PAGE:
REVIEW: 'The Last Duel'

October 14, 2021

I have to confess that The Last Duel takes a little getting used to. It's set in medieval France and it features a scar-riddled Matt Damon sporting facial hair that's almost comically unbecoming—not to mention that weird kind of stilted historical-movie dialogue ("My lord, the accusation is false!") that suggests people in the 14th century spoke in a far more cultured way than we do now. Even the illiterates, like Damon's character, Jean de Carrouges.

Give it a few minutes. The Last Duel is a pip—a thrilling, fascinating, rich, complex, and gripping movie about and for adults that just gets better and deeper and more compelling as it goes along. It tells the story of a battle-tested friendship between Carrouges and Adam Driver's Jacques Le Gris that curdles over time. The clever and worldly Le Gris wins the favor of their common liege lord, Count Pierre (Ben Affleck, who cowrote the screenplay with Damon and Nicole Holofcener), a witty and cold libertine who despises Carrouges for his humorlessness and self-seriousness.

Over time, Le Gris becomes a source of perpetual humiliation for Carrouges. He collects Carrouges's taxes. He ends up with a military post that's been in Carrouges's family for two generations. And he becomes the owner of an estate that was supposed to go to Carrouges as part of his dowry upon marrying the beautiful Marguerite. When Le Gris casts his eyes on Marguerite and can't take them off her, the end result is the duel mentioned in the movie's title.

The Last Duel is based on a historical event. Carrouges and Le Gris were real people and they did fight a duel to the death after Carrouges accused his onetime friend of raping Marguerite. But the real source of The Last Duel is Akira Kurosawa's legendary Rashomon, the 1950 Japanese movie whose title has become cultural shorthand for the idea that if you ask different people about what happened during an incident they all witnessed, you are going to get radically different accounts from each of them.

Until The Last Duel, my favorite retelling of the Rashomon trope was an episode of The Odd Couple in which Felix, Oscar, and Oscar's ex-wife Blanche remember the party at which Oscar and Blanche split up. In Oscar's telling, he was the victim and everybody at the party said "Poor Oscar." In Blanche's telling, she was the victim and everybody said "Poor Blanche." In Felix's telling, he did everything he could to keep them together—and everybody said "Poor Felix."

It's hard to top that, but even though there's not a single laugh in it, The Last Duel does. Rashomon is also about an accusation of rape that leads to a death and is also set in the very distant past (something like the 11th century). But Rashomon is far more concerned with exploring the ambiguities involving human memory and the problem of subjectivity. The events in The Last Duel are seen from three perspectives, each of which gets a chapter title—"The truth according to Jean de Carrouges," "The truth according to Jacques Le Gris," and "The Truth according to the Lady Marguerite." But unlike Rashomon's contrasting versions of the same story, the ones in The Last Duel do not really disagree with one another. Rather, they keep filling in the blanks and making the picture of the conflict between Carrouges and Le Gris far more interesting and far more disturbing.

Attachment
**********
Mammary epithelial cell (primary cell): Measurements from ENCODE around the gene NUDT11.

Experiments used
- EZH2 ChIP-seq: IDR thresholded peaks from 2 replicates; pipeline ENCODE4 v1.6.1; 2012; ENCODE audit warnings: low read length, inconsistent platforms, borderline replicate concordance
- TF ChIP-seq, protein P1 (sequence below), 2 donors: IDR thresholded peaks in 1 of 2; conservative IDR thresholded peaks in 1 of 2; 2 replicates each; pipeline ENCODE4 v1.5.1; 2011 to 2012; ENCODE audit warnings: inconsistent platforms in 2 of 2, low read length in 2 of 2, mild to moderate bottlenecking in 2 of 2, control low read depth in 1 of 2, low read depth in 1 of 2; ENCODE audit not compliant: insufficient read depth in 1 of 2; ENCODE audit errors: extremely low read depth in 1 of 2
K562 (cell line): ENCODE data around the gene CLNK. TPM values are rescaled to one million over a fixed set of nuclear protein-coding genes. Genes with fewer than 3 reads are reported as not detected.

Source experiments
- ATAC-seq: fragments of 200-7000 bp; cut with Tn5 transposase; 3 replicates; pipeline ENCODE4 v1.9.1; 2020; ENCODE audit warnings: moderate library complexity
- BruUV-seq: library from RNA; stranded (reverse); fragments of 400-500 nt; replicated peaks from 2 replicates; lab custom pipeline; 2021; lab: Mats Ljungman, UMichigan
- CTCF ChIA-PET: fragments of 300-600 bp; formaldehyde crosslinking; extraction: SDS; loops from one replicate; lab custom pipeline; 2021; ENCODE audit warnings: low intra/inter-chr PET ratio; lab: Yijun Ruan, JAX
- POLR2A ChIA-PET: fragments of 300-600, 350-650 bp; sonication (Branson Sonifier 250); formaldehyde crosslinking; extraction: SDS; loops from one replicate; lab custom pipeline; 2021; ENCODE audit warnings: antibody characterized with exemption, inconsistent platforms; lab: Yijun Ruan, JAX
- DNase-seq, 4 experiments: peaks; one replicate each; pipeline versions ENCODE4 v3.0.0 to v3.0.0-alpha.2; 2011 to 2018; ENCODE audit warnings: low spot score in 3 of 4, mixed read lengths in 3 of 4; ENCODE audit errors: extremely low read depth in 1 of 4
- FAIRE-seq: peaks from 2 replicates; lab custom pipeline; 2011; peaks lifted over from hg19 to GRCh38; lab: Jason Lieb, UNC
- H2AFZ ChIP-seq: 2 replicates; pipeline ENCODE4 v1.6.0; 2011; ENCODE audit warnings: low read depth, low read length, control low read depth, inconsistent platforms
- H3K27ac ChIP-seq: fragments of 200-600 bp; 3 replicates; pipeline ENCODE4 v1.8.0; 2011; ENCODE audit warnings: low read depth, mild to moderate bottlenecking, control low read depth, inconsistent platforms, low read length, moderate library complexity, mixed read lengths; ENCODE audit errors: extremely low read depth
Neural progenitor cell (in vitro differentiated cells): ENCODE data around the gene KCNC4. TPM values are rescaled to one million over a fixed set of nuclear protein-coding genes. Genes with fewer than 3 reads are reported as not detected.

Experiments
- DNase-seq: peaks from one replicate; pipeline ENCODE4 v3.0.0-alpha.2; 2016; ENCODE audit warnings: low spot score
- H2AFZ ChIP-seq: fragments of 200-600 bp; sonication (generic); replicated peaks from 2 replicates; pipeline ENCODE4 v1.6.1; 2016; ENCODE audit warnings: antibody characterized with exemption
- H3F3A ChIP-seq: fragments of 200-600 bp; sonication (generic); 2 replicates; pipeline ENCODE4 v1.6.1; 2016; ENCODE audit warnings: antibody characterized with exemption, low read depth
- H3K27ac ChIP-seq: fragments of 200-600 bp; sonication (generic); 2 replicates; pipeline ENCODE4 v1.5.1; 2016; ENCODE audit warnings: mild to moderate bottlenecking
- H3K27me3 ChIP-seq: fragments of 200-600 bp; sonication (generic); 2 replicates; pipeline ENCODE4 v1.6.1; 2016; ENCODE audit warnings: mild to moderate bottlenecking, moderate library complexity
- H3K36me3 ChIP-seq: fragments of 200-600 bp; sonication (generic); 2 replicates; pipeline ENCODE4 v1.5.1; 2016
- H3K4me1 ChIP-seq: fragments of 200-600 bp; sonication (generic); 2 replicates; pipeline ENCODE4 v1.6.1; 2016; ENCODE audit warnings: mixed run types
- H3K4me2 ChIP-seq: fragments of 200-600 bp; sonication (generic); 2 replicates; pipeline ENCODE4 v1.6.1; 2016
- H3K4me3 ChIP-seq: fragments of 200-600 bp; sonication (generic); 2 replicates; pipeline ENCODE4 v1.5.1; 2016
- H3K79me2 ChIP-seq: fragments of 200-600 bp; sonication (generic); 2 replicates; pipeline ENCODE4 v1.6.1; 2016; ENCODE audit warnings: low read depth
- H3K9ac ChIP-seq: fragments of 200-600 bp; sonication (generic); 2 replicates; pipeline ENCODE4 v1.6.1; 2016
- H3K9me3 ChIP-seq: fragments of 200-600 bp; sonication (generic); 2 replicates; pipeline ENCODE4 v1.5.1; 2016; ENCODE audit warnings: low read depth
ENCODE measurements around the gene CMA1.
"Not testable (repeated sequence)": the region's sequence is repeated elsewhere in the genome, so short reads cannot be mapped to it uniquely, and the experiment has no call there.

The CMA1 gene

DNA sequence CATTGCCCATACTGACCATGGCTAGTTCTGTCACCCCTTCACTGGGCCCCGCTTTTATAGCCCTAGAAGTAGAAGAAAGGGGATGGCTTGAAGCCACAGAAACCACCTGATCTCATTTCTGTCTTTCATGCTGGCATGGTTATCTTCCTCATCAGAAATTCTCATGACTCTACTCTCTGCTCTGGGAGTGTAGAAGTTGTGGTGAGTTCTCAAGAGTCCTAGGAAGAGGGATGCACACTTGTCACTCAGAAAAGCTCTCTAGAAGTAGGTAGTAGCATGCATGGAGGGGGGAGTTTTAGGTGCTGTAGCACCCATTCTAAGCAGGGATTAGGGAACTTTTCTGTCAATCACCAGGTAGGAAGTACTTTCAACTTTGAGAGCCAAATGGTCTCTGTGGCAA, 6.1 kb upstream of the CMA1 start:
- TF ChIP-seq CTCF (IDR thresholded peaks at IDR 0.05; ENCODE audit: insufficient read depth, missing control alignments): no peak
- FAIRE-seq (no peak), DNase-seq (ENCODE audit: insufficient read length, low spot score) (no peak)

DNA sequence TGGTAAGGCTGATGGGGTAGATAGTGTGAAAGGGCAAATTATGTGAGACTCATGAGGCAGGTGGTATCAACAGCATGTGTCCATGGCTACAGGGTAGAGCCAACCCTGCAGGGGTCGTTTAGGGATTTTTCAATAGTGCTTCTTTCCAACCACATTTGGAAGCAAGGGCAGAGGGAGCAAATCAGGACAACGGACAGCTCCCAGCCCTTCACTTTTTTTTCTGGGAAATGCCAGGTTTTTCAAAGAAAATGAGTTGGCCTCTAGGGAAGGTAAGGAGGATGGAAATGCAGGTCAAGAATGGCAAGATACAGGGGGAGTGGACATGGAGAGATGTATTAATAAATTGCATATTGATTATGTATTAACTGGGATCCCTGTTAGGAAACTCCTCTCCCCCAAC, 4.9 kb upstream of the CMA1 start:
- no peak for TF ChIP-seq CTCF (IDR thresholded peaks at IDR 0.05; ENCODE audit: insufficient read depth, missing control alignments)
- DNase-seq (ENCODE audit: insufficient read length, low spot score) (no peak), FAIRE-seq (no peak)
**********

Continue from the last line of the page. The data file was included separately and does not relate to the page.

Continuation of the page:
The central issue explored in The Last Duel is character. Is Carrouges a noble and righteous man defending his honor and that of his wife–or is he a blustering fool who might be consigning her to being burned at the stake? Is Le Gris a charming Machiavellian—or a repugnant sybarite whose self-justifications shade all too easily into outright perjury that might condemn the woman he says he loves to a horrific death? And is Marguerite a virtuous person unfairly hemmed in by a culture that denies her agency or a flirty innocent whose cues are tragically and monstrously misread?

Jodie Comer, the actress who played the polymorphous assassin on the Netflix series Killing Eve, is utterly stunning—she does amazing work here just with her eyes and her pursed lips, giving expression to Marguerite's vivid and tormented internal life from the first second we see her. Driver shows himself yet again to be without peer when it comes to playing seductively solipsistic monsters. And Damon, perhaps the most underrated of the superstars of the past 25 years, is so good at playing Carrouges's many sides that you keep changing your opinion of him from minute to minute.

Still, the surprise of the movie is Affleck, whose turn as a louche nobleman is just spectacular. He runs away with every scene he's in and must be considered the leading contender for a supporting-actor Oscar at this moment (and a likely nominee for his work on the screenplay, an award he and Damon won for Good Will Hunting a quarter century ago).

This guy has had more ups and downs and ups to his career than anyone maybe ever—a huge star in the late 1990s and early 2000s who turned into a laughingstock before remaking himself into a first-class director whose third film, Argo, won Best Picture. And then, having climbed to the top of the mountain, Affleck leapt off it. He tanked his marriage to America's sweetheart, Jennifer Garner, before making the headshaking decision to follow Christian Bale and take on the role of Batman in two of the most risible superhero pictures ever, Batman v Superman and Justice League. He seemed like a goner, but now here he is, back again. Would that the characters in The Last Duel had even a single chance at redeeming themselves, Affleck-style.

Published under: Movie Reviews